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Eyewatering inflation numbers for the UK: CPI hit 9%, the highest in 40 years, and a huge +2.5% month-on-month. RPI rose by 11.1%, also a four-decade high. Producer price inflation rose to 14% on the year to April 2022, up from 11.9% in March 2022. And the pipeline does not suggest pressures are about to ease, with the price of materials and fuels used by manufacturers remained at a record high of 18.6% in the year to April 2022. Just as well we’ve got our beat man on the job … get that pay rise request in quick…Inflation is a regressive taxation on the poorest in society and the BoE is as much to blame as the Treasury for kindling inflationary policies without any plan to dial it back at the requisite moment. The Fed and US Treasury are similarly culpable, as is the ECB and co. The figures can be blamed on all kinds of external factors, from Ukraine to Chinese lockdowns, and we know the BoE is wont to ascribe blame to anything other than its own policies. But the fact is that the remit of the Bank is to keep inflation around 2% and it’s spectacularly failed to do that, and seems to have no plan whatsoever to try to fix things … except advise workers not to ask for a pay rise. Governor Andrew Bailey should be sacked for dereliction of duty and a more serious leader found.

Sterling is weaker this morning too after a solid three-day run against the dollar. GBPUSD trades at 1.2420 after running into horizontal round number resistance at 1.25, just finding a bit of support on the 23.6% retracement of the recent run.

Slow start for European equities this morning, with the major bourses struggling to build much on yesterday’s gains. Wall Street enjoyed a strong bounce on Tuesday, with the S&P 500 up 2% and the Nasdaq over 2.75% higher for the day. Walmart plunged as it raised its revenue outlook but dialled back its profit guidance…inflation plays coming to the fore. AMD rallied on an upgrade, lifting other semis, whilst Paramount and Citi jumped on filings showing Warren Buffett’s Berkshire Hathaway had built stakes in the companies.

Markets shrugged off comments from Jay Powell: “What we need to see is inflation coming down in a clear and convincing way, and we’re going to keep pushing until we see that … If that involves moving past broadly understood levels of neutral, we won’t hesitate to do that… We will go until we feel we’re at a place where we can say financial conditions are in an appropriate place, we see inflation coming down… There won’t be any hesitation about that”.

BofA May Fund Manager Survey: “extremely bearish…highest cash levels since 9/11, biggest tech short since Aug ’06, biggest equity unwind since May ’20…missing “full capitulation” piece = investors expect rate hikes not cuts; stocks prone to imminent bear rally but ultimate lows not yet reached“. This very much chimes with my view that while the market is in a structural bear market, it will be prone to short, sharp rallies, particularly after capitulation-like fakes.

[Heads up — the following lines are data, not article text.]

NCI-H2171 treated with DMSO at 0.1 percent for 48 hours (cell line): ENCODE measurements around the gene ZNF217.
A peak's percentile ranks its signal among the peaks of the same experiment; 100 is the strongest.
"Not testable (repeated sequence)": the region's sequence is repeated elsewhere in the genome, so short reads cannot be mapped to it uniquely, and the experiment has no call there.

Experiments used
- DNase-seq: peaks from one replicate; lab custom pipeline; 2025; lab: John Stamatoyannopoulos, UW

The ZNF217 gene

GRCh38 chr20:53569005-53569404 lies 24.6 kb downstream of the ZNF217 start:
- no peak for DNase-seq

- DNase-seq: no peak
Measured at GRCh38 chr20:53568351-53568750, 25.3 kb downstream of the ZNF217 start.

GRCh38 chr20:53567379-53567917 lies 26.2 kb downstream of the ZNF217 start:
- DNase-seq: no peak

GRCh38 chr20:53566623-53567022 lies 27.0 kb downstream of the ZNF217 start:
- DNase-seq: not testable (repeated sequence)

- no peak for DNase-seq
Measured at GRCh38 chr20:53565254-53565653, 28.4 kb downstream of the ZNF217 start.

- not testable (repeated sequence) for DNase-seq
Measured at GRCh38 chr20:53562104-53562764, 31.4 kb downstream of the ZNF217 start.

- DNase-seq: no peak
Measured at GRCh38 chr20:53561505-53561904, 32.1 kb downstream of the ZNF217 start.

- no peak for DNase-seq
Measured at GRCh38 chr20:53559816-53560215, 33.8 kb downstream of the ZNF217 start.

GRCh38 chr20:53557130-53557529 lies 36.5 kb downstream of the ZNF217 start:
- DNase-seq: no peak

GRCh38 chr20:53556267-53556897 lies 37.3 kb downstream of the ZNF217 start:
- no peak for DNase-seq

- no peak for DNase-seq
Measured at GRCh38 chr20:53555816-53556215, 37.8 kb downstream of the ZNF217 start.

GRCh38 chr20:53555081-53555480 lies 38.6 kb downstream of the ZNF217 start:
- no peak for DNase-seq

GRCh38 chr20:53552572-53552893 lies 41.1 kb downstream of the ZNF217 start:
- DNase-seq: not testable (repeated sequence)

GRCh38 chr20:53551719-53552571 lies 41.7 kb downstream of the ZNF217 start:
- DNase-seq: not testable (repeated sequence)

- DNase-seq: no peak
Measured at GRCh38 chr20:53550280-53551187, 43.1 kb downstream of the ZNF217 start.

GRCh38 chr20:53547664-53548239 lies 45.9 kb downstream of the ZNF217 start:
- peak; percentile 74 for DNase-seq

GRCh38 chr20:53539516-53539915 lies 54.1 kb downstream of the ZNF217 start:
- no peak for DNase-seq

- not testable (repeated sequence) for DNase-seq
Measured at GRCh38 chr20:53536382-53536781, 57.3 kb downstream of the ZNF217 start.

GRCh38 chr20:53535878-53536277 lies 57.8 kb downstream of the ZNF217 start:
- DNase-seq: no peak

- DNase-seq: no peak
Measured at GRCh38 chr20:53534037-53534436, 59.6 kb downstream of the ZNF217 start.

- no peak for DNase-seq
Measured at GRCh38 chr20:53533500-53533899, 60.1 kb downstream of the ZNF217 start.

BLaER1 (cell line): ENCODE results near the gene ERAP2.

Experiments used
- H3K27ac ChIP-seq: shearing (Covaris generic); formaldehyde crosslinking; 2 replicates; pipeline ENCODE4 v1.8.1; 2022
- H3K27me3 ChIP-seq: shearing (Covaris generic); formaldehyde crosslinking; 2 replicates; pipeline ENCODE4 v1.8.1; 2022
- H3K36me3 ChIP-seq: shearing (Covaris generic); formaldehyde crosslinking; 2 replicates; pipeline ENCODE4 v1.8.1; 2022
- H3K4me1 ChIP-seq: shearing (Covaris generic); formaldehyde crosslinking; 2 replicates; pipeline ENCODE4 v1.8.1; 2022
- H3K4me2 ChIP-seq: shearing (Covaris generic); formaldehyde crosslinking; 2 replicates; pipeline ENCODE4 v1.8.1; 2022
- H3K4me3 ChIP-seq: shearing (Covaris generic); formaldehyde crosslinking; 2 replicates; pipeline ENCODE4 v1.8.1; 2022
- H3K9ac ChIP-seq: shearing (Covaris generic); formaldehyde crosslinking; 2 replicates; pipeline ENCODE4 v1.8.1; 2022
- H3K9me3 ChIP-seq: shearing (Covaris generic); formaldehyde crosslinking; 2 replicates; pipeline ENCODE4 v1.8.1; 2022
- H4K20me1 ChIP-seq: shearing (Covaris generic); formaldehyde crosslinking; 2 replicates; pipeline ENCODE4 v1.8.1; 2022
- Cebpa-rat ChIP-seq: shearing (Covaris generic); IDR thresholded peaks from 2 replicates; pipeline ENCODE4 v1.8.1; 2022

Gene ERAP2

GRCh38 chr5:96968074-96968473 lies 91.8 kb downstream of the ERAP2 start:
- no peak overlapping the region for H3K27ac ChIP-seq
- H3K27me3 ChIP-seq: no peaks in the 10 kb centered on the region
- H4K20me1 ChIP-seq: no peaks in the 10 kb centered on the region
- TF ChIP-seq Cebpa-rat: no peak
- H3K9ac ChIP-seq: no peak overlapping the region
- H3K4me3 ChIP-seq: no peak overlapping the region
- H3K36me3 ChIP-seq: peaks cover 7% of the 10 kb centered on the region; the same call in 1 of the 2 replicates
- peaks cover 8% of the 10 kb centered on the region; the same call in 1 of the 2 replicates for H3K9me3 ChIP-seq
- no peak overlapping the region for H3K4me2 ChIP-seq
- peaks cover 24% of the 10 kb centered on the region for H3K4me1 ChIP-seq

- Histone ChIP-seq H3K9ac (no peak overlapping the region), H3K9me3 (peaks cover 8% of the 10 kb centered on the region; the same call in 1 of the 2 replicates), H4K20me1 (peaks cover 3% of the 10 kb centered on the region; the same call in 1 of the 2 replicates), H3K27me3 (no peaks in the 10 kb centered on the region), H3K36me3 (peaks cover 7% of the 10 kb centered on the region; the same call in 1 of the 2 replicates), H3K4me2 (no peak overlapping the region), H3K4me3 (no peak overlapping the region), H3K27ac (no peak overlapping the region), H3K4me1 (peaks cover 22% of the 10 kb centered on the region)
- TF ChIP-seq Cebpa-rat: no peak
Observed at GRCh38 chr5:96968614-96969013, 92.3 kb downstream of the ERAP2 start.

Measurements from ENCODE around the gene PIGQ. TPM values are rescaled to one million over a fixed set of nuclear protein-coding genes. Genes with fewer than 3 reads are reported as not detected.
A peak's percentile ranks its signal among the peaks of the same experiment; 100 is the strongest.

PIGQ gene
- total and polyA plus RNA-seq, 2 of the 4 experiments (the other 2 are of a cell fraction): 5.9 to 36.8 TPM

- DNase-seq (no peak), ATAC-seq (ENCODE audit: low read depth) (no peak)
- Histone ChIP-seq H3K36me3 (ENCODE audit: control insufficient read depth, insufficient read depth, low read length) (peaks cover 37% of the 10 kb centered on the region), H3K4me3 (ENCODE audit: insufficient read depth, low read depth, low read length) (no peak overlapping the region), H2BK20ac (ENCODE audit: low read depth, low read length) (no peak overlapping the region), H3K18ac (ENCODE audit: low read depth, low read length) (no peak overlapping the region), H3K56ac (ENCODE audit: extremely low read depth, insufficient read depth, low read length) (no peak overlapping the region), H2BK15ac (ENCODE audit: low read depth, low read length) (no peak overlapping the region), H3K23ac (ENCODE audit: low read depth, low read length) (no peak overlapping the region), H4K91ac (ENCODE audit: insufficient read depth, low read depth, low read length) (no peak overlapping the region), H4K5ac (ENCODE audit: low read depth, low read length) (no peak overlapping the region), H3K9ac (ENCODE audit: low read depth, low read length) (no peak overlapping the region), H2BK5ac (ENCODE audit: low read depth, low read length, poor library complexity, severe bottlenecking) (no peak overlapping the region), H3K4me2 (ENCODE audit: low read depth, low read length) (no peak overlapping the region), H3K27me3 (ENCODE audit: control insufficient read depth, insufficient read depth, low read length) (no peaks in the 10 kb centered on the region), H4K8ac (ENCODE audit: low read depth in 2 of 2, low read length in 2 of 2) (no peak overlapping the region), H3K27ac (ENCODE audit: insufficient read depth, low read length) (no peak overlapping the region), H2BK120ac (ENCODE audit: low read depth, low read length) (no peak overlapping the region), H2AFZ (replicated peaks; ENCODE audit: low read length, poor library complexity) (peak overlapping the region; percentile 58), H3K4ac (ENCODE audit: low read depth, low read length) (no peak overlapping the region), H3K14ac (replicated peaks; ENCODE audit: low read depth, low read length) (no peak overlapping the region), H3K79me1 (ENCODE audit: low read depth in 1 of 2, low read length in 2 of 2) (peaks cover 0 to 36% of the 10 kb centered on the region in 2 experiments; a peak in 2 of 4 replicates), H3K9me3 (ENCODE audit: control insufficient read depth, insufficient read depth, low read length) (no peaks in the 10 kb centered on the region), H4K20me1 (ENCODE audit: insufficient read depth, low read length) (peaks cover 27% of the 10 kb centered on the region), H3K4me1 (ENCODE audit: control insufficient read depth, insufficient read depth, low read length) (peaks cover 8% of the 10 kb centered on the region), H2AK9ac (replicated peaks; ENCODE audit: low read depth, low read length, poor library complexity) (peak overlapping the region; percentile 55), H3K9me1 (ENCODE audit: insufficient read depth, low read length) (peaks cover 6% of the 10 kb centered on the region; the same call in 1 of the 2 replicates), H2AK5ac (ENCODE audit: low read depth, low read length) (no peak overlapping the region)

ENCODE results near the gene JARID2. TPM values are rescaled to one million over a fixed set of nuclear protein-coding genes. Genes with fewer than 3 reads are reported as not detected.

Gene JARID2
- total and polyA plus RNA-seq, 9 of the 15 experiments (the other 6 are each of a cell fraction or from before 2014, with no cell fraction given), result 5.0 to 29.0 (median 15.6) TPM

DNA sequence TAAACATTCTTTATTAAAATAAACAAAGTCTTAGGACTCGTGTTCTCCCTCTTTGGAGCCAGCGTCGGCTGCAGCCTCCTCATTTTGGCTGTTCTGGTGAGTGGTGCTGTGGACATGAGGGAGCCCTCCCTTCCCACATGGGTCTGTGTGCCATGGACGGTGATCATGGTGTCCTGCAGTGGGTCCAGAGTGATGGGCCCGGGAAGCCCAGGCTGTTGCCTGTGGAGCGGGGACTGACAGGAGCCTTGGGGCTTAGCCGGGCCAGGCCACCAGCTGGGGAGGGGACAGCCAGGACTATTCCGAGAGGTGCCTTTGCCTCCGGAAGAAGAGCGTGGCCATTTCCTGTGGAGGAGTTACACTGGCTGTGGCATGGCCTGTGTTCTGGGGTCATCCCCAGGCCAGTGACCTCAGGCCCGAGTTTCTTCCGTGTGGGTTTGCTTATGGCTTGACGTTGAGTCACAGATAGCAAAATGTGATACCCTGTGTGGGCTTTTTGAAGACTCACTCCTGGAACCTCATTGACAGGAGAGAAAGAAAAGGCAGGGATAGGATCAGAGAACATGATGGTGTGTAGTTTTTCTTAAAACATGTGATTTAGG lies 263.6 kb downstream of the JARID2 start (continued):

GS: “The stagflationary macro momentum means multi-asset portfolios are likely to remain volatile, with both equities and bonds vulnerable – we remain OW cash”.

US retail sales were about as expected but accounting for inflation they are not so good, though still above the pre-pandemic trend as consumers continue to deploy a vast amount of excess savings in the face of rising prices.

Musk now also selling out of SpaceX? There’s an employee tender offer for the company, unclear whether Musk is offloading as part of this. Could it just be he wants to sell out of his overvalued companies before they are worth nothing? The old smokescreen argument for this so-called twitter deal…again I don’t know. This is Musk and he does Musk stuff. But what’s increasingly obvious from the market reaction is that investors don’t think this deal will be seen through. The risk-reward has not changed in favour of the shorts – Hindenburg has covered its short. Now the r/r might favour backing Musk to see it through and the board to enforce $54.20….maybe…they do have a trump card in being able to ban Musk from Twitter, but it’s not clear whether they have the stomach for this.

And I would not be prepared to back Musk since he is clearly phony. Others are using stronger terms. What’s obvious is that there has been no change to Twitter since the deal was agreed and Musk is finding reasons to back out. Or making it look like he is in order to get a lower price.

Meanwhile filings show Musk was talking to Twitter’s board about a possible board seat and purchase before he’d even declared his material stake in the company. So his filing claimed a passive investment when he had already been discussing a take-private with the company. The SEC has so far been toothless when it comes to Musk but might be minded to be more assertive this time.

BNP Paribas is out with its EV World Cup and, shock, it’s bad news for Tesla: “Shock defeats happen in sport, and last year’s winner Tesla (-) fails to win in any of its key battles, leaving VW (=) to win the World Cup for the incumbent team. Lucid (+) aside, experience triumphs over youth across our analysis, with GM (+) and Mercedes (+) also impressing. But as more OEMs dream of EV glory, there may be too many players on the pitch. With bottlenecks looming, we see a fierce battery battle ahead and make our first ever material (-10%) cut to our EV forecasts. Supporters then should pick their team carefully – growth stories in particular may fail to live up to the hype.”

Elsewhere, oil is back to the top of the two-month range after the breakout failed to gather much momentum. API reported a draw of 2.445 million barrels, versus the expected 1.533mn build. It comes even as the Department of Energy released 5mn barrels from the Strategic Petroleum Reserves.

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